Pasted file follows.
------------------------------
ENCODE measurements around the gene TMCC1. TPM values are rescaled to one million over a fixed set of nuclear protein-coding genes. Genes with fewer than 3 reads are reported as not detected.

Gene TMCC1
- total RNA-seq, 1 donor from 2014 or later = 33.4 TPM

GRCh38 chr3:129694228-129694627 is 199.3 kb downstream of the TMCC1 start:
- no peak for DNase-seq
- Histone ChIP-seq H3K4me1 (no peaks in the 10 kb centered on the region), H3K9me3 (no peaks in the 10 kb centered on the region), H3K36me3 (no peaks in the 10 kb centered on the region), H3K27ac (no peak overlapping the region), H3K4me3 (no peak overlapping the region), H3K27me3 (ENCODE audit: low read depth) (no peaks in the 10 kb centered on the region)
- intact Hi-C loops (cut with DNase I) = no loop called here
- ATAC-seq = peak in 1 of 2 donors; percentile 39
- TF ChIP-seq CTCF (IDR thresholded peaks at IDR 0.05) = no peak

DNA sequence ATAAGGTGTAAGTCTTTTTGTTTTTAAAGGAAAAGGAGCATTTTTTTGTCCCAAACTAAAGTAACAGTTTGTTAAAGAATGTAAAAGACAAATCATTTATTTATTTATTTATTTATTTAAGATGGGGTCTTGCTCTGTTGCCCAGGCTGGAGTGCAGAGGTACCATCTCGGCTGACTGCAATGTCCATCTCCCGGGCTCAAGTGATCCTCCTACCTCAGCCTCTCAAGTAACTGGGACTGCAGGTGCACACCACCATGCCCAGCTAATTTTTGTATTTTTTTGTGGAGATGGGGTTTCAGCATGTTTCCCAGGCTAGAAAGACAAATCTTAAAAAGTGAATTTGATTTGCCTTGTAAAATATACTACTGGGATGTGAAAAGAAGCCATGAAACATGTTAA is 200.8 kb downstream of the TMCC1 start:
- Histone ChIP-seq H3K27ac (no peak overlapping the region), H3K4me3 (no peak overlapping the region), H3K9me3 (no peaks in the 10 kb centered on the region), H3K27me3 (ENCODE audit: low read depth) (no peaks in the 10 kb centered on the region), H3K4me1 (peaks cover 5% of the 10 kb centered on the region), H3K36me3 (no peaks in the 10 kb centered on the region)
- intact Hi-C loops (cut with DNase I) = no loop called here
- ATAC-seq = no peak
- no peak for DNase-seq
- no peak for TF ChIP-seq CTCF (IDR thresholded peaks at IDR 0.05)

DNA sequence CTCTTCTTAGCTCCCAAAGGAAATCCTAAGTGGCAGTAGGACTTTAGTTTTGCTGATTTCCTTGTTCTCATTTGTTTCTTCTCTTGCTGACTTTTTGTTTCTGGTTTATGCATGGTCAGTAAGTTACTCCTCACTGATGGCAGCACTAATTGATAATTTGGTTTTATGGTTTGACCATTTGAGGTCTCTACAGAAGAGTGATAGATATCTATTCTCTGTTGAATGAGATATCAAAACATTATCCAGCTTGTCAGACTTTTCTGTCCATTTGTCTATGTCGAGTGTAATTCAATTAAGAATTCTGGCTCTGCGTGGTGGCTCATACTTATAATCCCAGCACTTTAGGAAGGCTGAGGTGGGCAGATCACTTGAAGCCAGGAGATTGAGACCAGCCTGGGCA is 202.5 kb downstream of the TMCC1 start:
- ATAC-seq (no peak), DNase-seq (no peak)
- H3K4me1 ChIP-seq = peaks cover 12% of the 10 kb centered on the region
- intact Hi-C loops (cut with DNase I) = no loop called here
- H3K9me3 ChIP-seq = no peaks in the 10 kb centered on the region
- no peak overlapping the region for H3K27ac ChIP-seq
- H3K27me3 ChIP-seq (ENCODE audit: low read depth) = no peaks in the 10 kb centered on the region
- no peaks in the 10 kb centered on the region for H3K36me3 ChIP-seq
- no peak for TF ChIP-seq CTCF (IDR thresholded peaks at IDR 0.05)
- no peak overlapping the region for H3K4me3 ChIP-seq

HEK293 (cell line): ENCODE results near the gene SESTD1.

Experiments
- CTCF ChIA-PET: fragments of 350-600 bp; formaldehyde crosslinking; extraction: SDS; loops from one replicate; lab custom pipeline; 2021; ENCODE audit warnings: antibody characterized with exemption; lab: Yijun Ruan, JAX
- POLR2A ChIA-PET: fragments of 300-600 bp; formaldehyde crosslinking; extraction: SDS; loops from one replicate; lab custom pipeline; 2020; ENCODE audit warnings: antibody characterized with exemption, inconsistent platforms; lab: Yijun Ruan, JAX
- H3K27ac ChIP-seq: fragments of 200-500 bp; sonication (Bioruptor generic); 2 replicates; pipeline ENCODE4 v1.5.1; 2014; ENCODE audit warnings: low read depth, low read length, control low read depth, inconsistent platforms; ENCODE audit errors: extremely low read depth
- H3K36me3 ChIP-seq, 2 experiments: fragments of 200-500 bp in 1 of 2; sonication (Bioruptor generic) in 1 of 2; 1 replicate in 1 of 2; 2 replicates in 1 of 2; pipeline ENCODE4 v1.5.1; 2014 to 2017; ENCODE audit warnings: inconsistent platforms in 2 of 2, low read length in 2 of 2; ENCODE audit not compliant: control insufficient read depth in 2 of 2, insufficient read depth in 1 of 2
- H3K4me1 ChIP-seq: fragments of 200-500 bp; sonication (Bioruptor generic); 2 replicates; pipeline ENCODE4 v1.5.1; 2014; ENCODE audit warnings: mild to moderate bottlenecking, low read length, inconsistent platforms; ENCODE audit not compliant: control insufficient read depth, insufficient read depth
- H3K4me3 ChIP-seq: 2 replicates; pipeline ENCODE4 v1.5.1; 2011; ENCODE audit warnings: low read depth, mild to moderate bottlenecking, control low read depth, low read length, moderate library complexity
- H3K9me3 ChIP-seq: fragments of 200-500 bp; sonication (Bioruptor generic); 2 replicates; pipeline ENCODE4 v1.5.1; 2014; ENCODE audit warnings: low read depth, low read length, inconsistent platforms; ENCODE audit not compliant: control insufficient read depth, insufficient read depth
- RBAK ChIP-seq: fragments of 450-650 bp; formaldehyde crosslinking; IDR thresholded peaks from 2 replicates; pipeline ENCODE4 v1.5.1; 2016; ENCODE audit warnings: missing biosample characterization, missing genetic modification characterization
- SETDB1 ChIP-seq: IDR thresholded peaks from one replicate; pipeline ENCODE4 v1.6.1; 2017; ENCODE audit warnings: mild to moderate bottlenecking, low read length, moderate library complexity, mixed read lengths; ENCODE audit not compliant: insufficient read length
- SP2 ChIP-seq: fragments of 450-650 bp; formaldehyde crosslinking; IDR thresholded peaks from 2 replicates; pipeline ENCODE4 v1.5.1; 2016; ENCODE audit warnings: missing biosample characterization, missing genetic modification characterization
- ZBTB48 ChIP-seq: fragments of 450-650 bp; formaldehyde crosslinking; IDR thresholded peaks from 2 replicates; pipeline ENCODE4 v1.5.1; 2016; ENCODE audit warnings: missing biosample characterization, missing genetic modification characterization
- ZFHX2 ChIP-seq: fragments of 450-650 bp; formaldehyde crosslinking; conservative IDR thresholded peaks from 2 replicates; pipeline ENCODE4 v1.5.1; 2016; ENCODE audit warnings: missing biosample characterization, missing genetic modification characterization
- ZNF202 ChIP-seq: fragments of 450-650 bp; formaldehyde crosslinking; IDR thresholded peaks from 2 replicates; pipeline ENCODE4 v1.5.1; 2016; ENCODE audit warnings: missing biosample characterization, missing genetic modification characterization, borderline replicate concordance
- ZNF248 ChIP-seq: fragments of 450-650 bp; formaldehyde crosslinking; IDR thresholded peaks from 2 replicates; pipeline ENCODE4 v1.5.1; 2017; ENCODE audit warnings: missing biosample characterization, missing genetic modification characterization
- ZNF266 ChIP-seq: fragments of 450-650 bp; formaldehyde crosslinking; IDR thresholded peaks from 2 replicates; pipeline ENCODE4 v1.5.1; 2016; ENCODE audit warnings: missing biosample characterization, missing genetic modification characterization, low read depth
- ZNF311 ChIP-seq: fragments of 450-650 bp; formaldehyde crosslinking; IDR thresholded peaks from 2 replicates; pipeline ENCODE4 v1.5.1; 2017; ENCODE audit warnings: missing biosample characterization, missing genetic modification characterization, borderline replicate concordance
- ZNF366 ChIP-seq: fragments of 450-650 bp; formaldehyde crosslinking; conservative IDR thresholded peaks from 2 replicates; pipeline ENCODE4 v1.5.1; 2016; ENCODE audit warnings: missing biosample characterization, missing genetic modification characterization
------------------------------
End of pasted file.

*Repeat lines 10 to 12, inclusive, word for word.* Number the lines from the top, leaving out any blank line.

DNA sequence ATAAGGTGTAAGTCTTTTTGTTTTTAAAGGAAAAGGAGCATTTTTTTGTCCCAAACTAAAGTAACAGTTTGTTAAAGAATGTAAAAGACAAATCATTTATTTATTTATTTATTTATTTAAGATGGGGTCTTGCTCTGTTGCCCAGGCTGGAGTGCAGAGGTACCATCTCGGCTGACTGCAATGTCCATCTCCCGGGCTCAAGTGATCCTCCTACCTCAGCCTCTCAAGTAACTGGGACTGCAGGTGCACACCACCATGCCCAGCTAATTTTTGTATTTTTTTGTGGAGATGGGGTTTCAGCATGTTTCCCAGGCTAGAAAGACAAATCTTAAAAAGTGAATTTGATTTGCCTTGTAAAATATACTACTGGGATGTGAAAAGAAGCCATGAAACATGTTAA is 200.8 kb downstream of the TMCC1 start:
- Histone ChIP-seq H3K27ac (no peak overlapping the region), H3K4me3 (no peak overlapping the region), H3K9me3 (no peaks in the 10 kb centered on the region), H3K27me3 (ENCODE audit: low read depth) (no peaks in the 10 kb centered on the region), H3K4me1 (peaks cover 5% of the 10 kb centered on the region), H3K36me3 (no peaks in the 10 kb centered on the region)
- intact Hi-C loops (cut with DNase I) = no loop called here